“Sometimes, when we face seemingly impossible tasks, we just have to make a decision,” she reflected. “Gather all the information possible, and after that, put a stake in the ground. Knowing the endgame focuses the attention. All the needed strategies and tactics can then follow.”
Board of Trustees Chair Anthony J. Friscia ’78, P’15 decided to toss his prepared speech and simply congratulate the graduates for their enduring achievement. “No class has ever overcome more to get to this stage and earn their degrees,” he told them. “I’m proud to call you my fellow alumnae/i.”
Members of the Class of ’21 were welcomed into the community of 40,000 Vassar alumnae/i by Trustees Sharon Davidson Chang ’84, P’19 and Brian Farkas ’10, vice presidents of the Alumnae/i Association of Vassar College (AAVC).
Chang told the graduating class that although Vassar alumnae/i are a “wildly diverse” group, “We all share a common spirit and spark that is uniquely Vassar.” Most importantly, she said, “Vassar alumnae/i take care of each other. We have each other’s backs and are deeply supportive. And, consequently, we support Vassar.”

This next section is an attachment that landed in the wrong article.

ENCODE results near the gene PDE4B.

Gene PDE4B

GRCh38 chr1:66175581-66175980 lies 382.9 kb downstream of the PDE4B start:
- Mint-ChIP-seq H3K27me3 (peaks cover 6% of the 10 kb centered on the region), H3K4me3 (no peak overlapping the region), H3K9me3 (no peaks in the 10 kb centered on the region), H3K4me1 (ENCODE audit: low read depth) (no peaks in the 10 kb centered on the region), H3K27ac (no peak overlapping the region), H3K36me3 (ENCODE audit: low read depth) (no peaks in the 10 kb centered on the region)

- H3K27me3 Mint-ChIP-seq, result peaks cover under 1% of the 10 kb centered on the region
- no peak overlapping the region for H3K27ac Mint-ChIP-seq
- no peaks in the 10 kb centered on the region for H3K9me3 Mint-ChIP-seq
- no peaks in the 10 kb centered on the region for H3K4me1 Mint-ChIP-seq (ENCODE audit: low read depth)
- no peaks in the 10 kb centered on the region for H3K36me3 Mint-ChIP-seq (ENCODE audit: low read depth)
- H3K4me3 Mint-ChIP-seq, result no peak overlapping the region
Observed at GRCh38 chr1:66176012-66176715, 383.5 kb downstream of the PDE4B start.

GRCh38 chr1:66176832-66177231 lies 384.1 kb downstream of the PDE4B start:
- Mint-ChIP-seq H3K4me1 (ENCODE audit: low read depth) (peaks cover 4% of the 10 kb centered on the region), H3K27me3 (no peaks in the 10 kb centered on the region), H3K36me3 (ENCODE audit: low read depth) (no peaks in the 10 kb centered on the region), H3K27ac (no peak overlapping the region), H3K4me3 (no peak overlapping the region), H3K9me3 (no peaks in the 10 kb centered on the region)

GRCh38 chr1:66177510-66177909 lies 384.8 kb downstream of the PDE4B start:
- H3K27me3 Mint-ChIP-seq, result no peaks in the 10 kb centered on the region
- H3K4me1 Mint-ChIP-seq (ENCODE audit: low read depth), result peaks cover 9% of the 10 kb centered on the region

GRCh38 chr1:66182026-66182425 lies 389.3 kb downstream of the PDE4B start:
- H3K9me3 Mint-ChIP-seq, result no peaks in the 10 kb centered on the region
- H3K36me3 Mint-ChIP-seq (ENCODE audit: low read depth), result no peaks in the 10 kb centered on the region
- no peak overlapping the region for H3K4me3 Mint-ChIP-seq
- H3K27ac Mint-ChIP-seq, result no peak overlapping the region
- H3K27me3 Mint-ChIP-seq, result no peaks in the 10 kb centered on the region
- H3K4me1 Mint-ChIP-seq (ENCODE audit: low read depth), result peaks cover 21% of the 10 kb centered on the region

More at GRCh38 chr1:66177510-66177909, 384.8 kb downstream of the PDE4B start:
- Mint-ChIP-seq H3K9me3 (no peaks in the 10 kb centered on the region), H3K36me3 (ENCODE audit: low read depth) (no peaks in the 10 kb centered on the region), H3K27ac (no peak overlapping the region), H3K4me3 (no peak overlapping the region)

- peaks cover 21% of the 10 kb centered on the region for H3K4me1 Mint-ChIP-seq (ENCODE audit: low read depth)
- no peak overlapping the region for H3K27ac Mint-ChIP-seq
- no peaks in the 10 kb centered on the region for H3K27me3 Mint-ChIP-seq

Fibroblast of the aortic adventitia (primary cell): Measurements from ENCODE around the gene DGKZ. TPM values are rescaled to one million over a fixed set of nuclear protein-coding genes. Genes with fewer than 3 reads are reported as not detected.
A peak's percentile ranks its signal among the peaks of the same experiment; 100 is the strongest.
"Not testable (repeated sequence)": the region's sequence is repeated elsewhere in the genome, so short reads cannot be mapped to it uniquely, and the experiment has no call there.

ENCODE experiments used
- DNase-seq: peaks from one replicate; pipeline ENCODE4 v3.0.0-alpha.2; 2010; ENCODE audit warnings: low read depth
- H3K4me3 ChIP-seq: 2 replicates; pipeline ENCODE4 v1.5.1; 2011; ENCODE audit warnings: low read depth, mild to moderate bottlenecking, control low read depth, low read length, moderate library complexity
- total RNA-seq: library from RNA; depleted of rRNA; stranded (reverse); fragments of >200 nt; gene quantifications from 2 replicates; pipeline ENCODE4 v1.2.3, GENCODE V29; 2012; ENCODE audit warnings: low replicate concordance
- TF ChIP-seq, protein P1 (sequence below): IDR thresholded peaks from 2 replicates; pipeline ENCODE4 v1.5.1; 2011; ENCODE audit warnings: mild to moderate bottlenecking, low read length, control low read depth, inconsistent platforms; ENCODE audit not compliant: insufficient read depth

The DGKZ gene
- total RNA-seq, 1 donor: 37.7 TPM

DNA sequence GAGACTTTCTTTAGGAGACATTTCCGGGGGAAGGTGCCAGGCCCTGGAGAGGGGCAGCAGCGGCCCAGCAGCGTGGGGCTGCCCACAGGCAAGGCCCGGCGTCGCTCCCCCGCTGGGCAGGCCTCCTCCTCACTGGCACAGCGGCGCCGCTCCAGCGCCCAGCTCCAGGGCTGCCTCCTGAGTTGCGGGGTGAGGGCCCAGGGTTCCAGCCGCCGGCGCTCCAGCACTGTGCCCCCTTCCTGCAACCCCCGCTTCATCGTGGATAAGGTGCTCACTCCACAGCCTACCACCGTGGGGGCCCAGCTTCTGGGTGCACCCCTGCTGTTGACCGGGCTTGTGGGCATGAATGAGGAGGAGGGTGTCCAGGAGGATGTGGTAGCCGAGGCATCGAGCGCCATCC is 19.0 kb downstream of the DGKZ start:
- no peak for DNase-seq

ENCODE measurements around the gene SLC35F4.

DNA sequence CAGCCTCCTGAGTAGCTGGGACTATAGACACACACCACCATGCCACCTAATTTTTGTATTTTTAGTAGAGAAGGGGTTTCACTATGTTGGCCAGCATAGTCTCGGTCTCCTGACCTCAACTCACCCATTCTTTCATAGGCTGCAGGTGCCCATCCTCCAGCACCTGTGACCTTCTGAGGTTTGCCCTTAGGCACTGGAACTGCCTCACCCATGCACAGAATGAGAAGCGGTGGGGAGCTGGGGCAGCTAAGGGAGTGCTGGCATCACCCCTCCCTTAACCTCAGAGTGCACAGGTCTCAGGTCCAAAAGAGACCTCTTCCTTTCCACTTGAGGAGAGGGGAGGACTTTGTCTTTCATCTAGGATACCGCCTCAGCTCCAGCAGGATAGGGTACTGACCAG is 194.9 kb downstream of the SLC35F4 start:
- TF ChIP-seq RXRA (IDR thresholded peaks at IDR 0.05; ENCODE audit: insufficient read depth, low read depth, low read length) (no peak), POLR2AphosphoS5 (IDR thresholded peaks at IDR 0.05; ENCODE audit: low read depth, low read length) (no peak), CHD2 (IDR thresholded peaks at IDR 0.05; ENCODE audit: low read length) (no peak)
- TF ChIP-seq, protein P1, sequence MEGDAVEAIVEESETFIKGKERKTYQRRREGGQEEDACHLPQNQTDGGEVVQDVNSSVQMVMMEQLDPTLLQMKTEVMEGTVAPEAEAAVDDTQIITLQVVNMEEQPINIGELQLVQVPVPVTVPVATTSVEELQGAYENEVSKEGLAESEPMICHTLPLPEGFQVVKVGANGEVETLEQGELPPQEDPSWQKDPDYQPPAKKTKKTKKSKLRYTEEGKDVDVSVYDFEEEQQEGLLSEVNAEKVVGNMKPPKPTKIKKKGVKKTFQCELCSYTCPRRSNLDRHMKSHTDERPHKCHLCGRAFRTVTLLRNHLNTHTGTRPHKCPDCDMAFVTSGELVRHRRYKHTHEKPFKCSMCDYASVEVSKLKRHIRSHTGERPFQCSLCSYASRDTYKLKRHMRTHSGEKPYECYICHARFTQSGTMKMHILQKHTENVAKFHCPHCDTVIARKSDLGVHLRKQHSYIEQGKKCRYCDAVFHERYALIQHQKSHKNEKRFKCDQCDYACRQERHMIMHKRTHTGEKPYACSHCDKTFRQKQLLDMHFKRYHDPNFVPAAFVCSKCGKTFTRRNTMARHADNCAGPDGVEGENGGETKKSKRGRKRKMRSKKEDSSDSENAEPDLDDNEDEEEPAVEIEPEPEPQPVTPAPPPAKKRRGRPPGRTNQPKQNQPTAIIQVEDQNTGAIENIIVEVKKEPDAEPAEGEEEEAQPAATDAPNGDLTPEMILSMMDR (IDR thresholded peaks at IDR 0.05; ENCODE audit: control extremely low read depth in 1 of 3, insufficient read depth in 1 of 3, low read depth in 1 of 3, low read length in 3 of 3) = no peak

Farkas assured graduates that their relationship with Vassar had only just begun and urged the graduates to take advantage of Vassar’s remarkable network. “Over the course of your lives, you’re going to make so many new Vassar friends. ... Many of these people—people whose names you don’t even know right now—will become really, really important to you. That’s the magic of Vassar. It’s a special part of our collective DNA that allows us to connect across time and space.”
2021 Class President Mari Robles told her fellow graduates she was grateful for Vassar friends who had helped her cope with the challenges she faced during her four years at college. She confessed that one of her accomplishments was finally learning how to ride a bicycle, after somehow missing out on the rite of passage as a child. “Whether your ‘bike’ is learning a new language or breaking into a competitive industry, I hope you know that there is no shame in failing and it is never too late to learn something new.”
After the graduates had received their diplomas and tossed their caps into the air, others reflected on the experiences of the past four years. Eloudia Odamy said her Vassar career was marked by “a lot of work, with good times and bad times.” But she said it was the friendships she had made that she would cherish the most.
Nicholas Gorman said he was thankful for the experiences that had finally led to receiving his diploma. “The last few weeks seemed to be so hectic and so fast, but I just feel so grateful, so happy I made it,” Gorman said. “It’s a big day.”
If you missed the Commencement Ceremony, you will soon be able to watch it on the Commencement site.
Contact: Larry Hertz, email@example.com, 845-518-3098 (Vassar College)